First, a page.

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I need to add the ability for users of my software to select records by character ranges.
How can I write a query that returns all widgets from a table whose name falls in the range Ba-Bi for example?

Currently I'm using greater than and less than operators, so the above example would become:

select * from widget
where name >= 'ba' and name < 'bj'

Notice how I have "incremented" the last character of the upper bound from i to j so that "bike" would not be left out.

Is there a generic way to find the next character after a given character based on the field's collation or would it be safer to create a second condition?

select * from widget
where name >= 'ba'
and (name < 'bi' or name like 'bi%')

My application needs to support localization. How sensitive is this kind of query to different character sets?

I also need to support both MSSQL and Oracle. What are my options for ensuring that character casing is ignored no matter what language appears in the data?

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6 Answers 6

up vote 3 down vote accepted

Let's skip directly to localization. Would you say "aa" >= "ba" ? Probably not, but that is where it sorts in Sweden. Also, you simply can't assume that you can ignore casing in any language. Casing is explicitly language-dependent, with the most common example being Turkish: uppercase i is İ. Lowercase I is ı.

Now, your SQL DB defines the result of <, == etc by a "collation order". This is definitely language specific. So, you should explicitly control this, for every query. A Turkish collation order will put those i's where they belong (in Turkish). You can't rely on the default collation.

As for the "increment part", don't bother. Stick to >= and <=.

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For MSSQL see this thread: http://bytes.com/forum/thread483570.html .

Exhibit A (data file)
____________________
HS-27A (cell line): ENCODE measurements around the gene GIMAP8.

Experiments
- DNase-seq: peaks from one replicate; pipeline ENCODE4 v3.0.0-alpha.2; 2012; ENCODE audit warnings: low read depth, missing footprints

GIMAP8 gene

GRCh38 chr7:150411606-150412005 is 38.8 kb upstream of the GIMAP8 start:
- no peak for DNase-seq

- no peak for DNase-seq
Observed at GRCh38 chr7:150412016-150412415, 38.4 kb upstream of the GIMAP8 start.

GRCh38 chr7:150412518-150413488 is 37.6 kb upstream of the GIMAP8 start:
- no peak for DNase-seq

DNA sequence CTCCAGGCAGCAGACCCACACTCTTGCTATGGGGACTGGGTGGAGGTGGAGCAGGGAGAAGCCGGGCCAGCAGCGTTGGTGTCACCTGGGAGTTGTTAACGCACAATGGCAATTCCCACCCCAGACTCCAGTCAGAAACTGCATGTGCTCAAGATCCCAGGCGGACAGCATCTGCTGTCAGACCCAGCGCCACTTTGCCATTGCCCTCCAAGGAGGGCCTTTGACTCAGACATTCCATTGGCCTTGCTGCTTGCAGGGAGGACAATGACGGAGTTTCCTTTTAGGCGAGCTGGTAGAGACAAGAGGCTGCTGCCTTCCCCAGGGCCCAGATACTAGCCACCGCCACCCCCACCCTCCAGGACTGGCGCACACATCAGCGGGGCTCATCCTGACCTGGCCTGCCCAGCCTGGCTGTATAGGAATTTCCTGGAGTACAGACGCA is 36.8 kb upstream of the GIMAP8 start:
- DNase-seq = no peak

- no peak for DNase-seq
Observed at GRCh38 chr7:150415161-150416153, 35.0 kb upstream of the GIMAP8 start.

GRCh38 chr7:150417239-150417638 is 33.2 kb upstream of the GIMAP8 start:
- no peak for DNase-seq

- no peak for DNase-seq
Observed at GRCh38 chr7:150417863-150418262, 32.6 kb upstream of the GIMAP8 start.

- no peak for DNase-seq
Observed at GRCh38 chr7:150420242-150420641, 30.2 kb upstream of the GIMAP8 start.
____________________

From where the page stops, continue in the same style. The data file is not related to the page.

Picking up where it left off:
For Oracle, it depends on your Oracle version, as Oracle 10 now supports regex(p) like queries: http://www.psoug.org/reference/regexp.html (search for regexp_like ) and see this article: http://www.oracle.com/technology/oramag/webcolumns/2003/techarticles/rischert_regexp_pt1.html

HTH

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Frustratingly, the Oracle substring function is SUBSTR(), whilst it SQL-Server it's SUBSTRING().

You could write a simple wrapper around one or both of them so that they share the same function name + prototype.

Then you can just use

MY_SUBSTRING(name, 2) >= 'ba' AND MY_SUBSTRING(name, 2) <= 'bi'

or similar.

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You could use this...

select * from widget
where name Like 'b[a-i]%'

This will match any row where the name starts with b, the second character is in the range a to i, and any other characters follow.

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I believe, at least in MySQL, that would be "rlike", not "like". –  pilsetnieks Sep 30 '08 at 12:24
    
What about if the user selects the range Ba-Ci or even Abc-Def? –  Nathan Baulch Sep 30 '08 at 13:12

I think that I'd go with something simple like appending a high-sorting string to the end of the upper bound. Something like:

select * from widgetwhere name >= 'ba' and name <= 'bi'||'~'

I'm not sure that would survive EBCDIC conversion though

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You could also do it like this:

select * from widget
where left(name, 2) between 'ba' and 'bi'

If your criteria length changes (as you seemed to indicate in a comment you left), the query would need to have the length as an input also:

declare @CriteriaLength int
set @CriteriaLength = 4
select * from widget
where left(name, @CriteriaLength) between 'baaa' and 'bike'
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